We’ve lost our old drummer, Charlie, and we’ve now gained Oli, who’s contributed so much to how we play these tunes now and the new tunes we’ve made with him, we’re impatient to get out there live and share it, refine it, make a fresh album out of it.
How does Maladyne Cave build on your style?
It emerged from our ambient dark jazz leanings into the heavy filthy riffs that we need to survive. The dimension the strings add to that already dense soundscape gives the tunes another world dynamic and harmonic possibilities to play with.
Can you talk us through each song?
‘PinP’ - Seems to reflect a relationship with a father that possibly feels detached from the world around. A number of the themes were developed on the piano before being converted to guitar. It’s also got one of the most wonky riffs on the album.
‘Anundena’ - This is an Arrangement of a Raga that was taught to Liam by Rajaswar Bhattachrya back in 2014. We’ve shifted the chords around under it but the core feel and melody is his. The riff at the end is something Liam first played with in 2009 as a kinda Live Drum and Bass thing. And the lyrics at the end seem to be laughing at the self seriousness and hypocrisy of religion.
‘Bucking Fecuz’ - The lyrics to this feel a bit like a jumbled collection of political and personal theories that fall into the repeated “I don’t know why I’m falling and losing myself” phrase that kinda spirals through the whole journey, which sits on this odd, dreamy pattern that came after listening to a lot of John Mclaughlin & Shakti.
‘Welder’ - A howl of despair at society’s rampant consumption of resources. It tells of our collective excess, hubris and compulsion to dominate for the sake of domination. It is also a celebration of the Earth which will inevitably outlast us. Welder was inspired by watching the oil rigs emerge from the Cromarty bay in Scotland.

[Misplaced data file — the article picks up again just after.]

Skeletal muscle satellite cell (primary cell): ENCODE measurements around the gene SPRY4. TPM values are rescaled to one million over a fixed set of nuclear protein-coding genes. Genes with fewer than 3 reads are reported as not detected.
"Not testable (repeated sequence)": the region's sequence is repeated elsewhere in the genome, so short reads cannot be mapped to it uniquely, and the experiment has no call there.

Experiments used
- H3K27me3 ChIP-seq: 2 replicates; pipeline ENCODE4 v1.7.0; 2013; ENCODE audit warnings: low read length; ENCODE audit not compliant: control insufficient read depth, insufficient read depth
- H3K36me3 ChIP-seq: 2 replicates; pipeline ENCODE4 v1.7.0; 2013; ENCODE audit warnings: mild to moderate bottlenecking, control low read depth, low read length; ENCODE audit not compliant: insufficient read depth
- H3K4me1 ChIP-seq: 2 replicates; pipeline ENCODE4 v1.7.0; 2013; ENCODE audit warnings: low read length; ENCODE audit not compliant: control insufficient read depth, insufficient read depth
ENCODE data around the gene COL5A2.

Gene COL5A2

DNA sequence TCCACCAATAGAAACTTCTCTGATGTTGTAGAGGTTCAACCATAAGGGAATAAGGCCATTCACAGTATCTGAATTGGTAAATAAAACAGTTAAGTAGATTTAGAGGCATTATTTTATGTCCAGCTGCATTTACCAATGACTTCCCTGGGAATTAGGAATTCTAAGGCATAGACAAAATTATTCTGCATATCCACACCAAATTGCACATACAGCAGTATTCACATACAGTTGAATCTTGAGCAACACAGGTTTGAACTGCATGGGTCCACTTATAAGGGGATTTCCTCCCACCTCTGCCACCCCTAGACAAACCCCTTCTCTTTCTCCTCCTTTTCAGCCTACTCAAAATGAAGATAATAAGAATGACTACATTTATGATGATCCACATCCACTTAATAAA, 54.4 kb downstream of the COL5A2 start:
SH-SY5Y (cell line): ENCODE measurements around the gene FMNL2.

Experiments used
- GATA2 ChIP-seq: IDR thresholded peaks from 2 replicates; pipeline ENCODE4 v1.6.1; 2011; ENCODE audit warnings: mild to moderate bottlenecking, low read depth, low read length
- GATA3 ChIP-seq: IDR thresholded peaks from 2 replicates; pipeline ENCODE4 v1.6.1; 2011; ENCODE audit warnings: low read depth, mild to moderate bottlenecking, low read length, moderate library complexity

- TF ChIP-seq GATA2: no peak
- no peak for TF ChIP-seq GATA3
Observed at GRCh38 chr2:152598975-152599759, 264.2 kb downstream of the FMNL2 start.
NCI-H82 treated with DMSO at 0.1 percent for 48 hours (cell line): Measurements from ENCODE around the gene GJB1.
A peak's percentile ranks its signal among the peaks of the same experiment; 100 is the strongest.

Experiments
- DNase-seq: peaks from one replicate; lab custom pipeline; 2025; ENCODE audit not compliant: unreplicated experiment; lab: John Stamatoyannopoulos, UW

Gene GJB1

‘Elska’ - A dangerously personal voyage into perceptions of love, expectation and projections of what “should” be meeting with what is.
‘Need No Other Lovin’ - An improvisation on the theme of a lullaby. A moment of calm.
‘My Dystopia’ - The original ideas came in 2010 after listening to Ravi Shankar and Phillip Glass’s album “Passages” on loop, and then wanting to recreate the feeling of bending time. Lyrically it came from hanging out with people who genuinely thought utopia was possible.
‘Mocha Narwhal’ - A primal jam the original groove of which was written playing along to a click track trying to get as far out of time before coming back on the beat. Turns out we missed the beat. Liam wrote the B section after watching the Turbans play 3 times in a row at Secret Garden Party and then locking himself away in the van and “being” them. The rant was written as a response to Izy’s obsession with Allen Ginsberg.
‘Come Through Me Now’ - A snippet of unfiltered subconscious thought. Originally an improvisation Liam recorded in the woods in Australia in 2013. Then listened to it over and over until he imprinted it in his brain.
What are your hopes for Maladyne Cave?
That it could help freaks to feel less alone. Maybe even inspire someone to do something they didn’t think was cool just cos it’s what they need to do.
What other plans do you have for the year?
Return to Europe in November and prepare our next album for pre-production in December.
Finally, if you could go back in time and give yourselves one piece of advice, when would it be and what would you say?
Liam: You are doing great and it’s all working out just fine. Izy: Do not let the perfect be the enemy of the good, and quit smoking.
Watch the video for ‘Elska’ on YouTube below. For news and tour dates go to myoctopusmind.com.